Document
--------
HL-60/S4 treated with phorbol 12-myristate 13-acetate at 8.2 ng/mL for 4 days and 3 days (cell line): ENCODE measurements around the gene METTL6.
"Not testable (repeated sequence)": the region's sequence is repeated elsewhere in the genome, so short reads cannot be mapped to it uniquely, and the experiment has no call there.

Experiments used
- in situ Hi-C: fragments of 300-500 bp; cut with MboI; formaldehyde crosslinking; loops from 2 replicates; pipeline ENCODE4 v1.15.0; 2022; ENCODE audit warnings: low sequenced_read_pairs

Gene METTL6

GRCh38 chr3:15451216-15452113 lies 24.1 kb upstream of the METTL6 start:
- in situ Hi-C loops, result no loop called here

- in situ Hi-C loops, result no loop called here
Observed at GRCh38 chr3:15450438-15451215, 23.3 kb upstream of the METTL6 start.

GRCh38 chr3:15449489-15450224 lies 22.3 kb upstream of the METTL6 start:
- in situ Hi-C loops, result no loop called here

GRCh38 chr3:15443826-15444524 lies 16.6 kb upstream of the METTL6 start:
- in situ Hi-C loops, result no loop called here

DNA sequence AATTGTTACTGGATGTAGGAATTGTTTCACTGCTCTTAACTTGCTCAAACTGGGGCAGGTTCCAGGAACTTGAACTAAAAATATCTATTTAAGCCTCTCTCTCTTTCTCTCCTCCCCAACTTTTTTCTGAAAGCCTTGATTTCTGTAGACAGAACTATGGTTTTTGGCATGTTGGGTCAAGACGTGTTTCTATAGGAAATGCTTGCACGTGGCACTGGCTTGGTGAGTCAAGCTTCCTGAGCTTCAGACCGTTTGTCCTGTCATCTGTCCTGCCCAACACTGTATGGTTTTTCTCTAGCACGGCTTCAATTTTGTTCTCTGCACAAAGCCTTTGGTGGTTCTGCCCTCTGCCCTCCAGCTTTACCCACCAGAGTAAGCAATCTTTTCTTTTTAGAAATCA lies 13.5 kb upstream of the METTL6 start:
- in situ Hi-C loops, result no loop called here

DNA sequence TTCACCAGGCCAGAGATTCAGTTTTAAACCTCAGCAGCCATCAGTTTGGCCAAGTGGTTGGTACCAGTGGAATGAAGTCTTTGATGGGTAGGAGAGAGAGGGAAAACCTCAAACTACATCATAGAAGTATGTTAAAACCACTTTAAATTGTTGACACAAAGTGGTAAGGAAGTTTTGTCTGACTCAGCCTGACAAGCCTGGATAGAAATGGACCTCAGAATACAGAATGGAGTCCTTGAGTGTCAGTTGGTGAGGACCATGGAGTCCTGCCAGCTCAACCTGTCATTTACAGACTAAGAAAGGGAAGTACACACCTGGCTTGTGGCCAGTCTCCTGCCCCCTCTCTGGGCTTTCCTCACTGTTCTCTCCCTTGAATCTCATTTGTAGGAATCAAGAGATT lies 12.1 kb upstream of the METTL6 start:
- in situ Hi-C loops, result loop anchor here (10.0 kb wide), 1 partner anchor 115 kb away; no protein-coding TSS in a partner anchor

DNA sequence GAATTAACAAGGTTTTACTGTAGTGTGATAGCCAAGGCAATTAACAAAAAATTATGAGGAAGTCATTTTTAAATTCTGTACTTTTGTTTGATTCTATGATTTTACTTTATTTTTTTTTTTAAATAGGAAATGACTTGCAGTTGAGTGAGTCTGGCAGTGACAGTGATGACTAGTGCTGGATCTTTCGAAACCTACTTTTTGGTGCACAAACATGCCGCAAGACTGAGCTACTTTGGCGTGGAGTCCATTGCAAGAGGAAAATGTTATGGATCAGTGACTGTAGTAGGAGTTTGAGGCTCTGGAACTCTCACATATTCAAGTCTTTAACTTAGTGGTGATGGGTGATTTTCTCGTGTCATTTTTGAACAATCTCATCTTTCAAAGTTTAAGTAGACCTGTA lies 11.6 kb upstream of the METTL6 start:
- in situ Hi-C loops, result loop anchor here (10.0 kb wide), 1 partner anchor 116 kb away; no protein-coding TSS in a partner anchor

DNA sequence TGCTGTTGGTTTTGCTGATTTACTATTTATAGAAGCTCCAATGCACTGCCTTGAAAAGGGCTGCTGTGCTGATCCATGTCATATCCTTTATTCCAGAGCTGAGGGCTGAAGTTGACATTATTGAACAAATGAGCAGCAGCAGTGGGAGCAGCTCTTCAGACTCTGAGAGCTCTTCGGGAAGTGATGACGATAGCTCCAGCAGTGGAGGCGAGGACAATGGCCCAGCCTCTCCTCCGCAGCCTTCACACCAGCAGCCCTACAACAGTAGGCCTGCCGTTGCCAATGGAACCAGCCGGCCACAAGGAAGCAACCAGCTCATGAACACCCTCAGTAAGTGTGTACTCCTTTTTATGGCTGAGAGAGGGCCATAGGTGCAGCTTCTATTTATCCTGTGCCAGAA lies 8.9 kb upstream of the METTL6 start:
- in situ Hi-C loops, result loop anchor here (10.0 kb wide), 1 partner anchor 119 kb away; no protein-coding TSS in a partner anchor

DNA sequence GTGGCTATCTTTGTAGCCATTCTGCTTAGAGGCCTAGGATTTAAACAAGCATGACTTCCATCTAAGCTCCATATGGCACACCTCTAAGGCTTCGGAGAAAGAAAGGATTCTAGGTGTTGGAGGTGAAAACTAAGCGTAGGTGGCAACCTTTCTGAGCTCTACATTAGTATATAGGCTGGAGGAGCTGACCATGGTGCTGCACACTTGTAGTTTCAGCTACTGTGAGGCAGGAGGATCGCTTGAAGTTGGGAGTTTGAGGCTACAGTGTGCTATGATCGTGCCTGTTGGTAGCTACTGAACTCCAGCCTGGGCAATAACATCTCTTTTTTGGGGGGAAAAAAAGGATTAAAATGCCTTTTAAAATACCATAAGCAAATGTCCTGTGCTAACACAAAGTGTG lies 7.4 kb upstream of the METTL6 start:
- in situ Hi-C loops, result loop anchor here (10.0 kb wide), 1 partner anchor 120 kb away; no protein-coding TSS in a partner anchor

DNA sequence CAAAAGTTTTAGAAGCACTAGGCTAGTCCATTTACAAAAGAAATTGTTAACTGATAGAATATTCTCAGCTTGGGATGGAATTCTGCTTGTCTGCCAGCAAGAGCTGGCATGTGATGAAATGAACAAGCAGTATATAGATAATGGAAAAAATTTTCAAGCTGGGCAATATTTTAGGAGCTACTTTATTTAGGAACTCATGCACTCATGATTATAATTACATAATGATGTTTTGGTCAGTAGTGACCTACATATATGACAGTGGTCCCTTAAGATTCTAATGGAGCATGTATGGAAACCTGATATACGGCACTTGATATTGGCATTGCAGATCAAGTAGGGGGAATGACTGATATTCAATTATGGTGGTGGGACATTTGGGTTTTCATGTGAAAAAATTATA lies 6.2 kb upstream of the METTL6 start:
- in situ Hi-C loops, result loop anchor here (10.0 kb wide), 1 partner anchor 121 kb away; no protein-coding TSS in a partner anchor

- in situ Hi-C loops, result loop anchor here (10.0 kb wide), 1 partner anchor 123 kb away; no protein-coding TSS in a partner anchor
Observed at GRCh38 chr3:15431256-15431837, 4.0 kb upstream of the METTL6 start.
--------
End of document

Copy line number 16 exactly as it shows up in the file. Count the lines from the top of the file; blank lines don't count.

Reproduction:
DNA sequence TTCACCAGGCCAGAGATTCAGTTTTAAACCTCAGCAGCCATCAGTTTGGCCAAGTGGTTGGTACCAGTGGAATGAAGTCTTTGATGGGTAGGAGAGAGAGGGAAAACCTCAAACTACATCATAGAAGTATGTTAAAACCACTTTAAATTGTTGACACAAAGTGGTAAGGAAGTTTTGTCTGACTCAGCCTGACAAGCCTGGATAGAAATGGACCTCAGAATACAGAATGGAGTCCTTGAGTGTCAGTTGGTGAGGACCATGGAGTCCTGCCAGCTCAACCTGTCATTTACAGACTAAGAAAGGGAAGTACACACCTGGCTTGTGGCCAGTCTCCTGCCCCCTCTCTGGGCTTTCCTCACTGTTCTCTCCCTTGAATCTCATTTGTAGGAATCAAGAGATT lies 12.1 kb upstream of the METTL6 start: